In the terrible terrorist attacks of September 11, thousands of our fellow citizens were buried under the rubble. The rest of us have been buried under the rubble of words that followed. It is hard to criticize such words; all of us utter trivial platitudes in moments when events simply exceed our capacity for reflection and insight.
Next to the minaret of Milwaukee’s Islamic Society a new sign appeared after the horrific events of September 11: “Our Hearts and Prayers Are with the Victims and Their Families.” That message was emphasized at the mosque’s prayer service on September 14, the national day of remembrance for all those who have suffered as a result of September 11’s terrorist attacks
For a couple of hours on September 11 I, along with a lot of other people in southern Manhattan, had to face the real possibility of sudden and violent death as buildings collapsed and the streets filled with choking dust, fumes and falling debris.
For several months Congress had been calling for President Bush to coordinate the work of security-oriented agencies spread throughout the executive branch. The president, who retains a 75 percent approval rating, resisted such a move.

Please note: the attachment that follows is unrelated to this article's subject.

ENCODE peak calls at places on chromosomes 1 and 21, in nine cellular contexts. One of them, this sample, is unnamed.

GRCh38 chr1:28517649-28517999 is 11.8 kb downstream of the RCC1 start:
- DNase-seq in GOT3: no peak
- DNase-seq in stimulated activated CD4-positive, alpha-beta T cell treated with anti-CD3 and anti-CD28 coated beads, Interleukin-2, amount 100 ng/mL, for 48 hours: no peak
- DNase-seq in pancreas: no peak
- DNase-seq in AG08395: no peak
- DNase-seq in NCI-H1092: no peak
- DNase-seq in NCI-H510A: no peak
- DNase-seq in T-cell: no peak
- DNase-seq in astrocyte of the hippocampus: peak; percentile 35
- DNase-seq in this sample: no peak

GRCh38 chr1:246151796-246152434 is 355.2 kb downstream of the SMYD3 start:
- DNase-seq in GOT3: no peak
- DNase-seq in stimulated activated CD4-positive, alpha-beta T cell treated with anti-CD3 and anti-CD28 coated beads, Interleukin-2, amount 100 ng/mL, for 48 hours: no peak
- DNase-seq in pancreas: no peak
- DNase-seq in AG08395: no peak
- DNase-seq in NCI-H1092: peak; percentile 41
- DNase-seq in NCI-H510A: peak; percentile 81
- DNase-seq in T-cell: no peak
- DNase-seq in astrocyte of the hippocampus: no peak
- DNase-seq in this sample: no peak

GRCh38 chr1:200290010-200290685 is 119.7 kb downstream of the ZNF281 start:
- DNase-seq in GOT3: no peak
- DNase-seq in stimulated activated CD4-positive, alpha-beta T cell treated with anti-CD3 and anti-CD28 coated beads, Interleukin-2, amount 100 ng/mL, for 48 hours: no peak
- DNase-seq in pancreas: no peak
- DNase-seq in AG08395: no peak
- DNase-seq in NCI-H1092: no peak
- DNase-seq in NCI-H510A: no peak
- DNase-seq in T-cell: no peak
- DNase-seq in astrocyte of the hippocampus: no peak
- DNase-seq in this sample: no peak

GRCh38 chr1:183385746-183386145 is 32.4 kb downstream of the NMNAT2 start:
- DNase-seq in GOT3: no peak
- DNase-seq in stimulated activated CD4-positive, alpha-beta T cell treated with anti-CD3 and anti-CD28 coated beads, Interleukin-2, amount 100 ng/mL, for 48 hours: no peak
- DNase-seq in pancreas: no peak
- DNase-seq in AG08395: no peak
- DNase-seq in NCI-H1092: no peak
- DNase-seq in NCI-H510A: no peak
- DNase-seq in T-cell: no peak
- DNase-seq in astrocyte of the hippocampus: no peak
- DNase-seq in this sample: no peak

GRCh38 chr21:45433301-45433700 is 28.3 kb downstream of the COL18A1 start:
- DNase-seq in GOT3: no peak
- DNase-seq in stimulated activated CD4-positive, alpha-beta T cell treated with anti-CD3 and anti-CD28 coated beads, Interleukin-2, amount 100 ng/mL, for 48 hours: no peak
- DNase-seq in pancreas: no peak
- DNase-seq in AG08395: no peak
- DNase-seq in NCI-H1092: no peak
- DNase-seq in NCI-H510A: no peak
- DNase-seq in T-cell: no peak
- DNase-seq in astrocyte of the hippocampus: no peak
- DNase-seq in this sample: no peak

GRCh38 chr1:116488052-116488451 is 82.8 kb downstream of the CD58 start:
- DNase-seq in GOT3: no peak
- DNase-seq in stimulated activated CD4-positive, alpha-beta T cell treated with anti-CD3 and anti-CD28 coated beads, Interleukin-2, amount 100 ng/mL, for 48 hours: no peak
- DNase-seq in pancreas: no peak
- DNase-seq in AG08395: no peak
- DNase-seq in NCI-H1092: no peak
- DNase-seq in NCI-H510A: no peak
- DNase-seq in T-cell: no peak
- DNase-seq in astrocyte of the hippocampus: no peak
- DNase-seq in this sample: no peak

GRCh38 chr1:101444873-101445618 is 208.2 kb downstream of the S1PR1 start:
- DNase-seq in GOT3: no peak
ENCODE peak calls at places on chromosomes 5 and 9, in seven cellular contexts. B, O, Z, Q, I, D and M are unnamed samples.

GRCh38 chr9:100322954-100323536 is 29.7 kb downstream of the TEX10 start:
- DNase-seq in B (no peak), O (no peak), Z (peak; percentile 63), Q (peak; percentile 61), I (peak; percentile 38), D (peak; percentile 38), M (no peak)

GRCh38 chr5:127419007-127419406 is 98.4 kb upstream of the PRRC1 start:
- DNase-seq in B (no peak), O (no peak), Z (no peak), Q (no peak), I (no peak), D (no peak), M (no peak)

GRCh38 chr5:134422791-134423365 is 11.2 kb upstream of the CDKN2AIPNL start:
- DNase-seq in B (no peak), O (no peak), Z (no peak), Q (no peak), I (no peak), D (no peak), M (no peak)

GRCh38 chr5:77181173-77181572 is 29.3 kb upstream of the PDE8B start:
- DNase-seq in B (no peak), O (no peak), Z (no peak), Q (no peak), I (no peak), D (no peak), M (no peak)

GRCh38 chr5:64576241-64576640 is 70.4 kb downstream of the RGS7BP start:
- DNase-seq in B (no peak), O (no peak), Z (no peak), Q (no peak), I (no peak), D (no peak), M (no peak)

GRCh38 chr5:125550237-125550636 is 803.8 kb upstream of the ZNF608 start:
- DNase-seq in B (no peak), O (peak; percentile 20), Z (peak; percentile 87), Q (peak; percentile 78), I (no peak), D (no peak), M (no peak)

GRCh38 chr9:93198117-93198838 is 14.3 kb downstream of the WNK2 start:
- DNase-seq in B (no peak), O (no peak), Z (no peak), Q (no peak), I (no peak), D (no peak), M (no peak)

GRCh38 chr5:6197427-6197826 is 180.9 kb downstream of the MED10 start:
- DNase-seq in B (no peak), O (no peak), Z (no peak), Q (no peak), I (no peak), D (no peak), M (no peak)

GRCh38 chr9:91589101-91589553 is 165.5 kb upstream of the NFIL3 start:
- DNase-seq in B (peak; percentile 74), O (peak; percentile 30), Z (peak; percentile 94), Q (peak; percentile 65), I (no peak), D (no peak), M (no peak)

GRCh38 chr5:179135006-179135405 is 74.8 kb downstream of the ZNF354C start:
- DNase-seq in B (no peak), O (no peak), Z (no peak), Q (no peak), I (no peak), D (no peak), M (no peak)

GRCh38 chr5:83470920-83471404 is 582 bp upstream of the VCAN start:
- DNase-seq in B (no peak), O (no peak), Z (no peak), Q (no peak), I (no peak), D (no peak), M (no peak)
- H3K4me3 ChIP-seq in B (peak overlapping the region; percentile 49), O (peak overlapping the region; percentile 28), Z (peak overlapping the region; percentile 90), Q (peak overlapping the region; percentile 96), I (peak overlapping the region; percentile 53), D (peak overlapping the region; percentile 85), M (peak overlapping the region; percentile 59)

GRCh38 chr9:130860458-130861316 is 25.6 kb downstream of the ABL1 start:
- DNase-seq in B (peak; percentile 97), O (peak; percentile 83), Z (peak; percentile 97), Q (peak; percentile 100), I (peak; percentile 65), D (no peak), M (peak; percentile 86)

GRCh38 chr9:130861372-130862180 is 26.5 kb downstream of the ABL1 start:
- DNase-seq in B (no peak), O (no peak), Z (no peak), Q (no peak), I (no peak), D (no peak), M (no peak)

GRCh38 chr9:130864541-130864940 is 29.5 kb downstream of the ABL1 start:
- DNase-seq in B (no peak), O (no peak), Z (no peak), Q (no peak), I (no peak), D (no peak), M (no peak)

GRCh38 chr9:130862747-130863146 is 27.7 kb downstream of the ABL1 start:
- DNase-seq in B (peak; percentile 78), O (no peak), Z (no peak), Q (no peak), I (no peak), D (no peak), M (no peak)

Many Americans have become born-again believers in patriotism since September 11, some to their own surprise. Writing the “My Turn” column in Newsweek, for instance, 20-something Rachel Newman confessed that before 9/11 she and her girlfriend had been talking about moving to another country because of the perceived inequalities in the U.S.
The U.S. war against terrorism since September 11 has obscured a longstanding yet growing set of dysfunctional relationships between this nation and most other nations. The U.S. has become disconnected from the interests and perspectives of other nations on every continent due to its isolationism, lack of cooperation, and unilateral actions.
When she was ten years old, Deora Bodley was in a play called Compukids in which she sang a song written by her father: “My daddy always said / when he’d put me down to bed: / Rest easy, little one, and don’t you cry.
Nine days after the events of September 11, when President Bush laid out the grounds and directions of the U.S. response to terrorism in a speech to a joint session of Congress, he declared that this is “not . . . just America’s fight. And what is at stake is not just America’s freedom.
If non-Americans attending the recent World Economic Forum in New York had been polled concerning their attitudes toward the foreign policies of the Bush administration, the president would not have received anywhere near the overwhelming endorsement Americans have given him since September 11.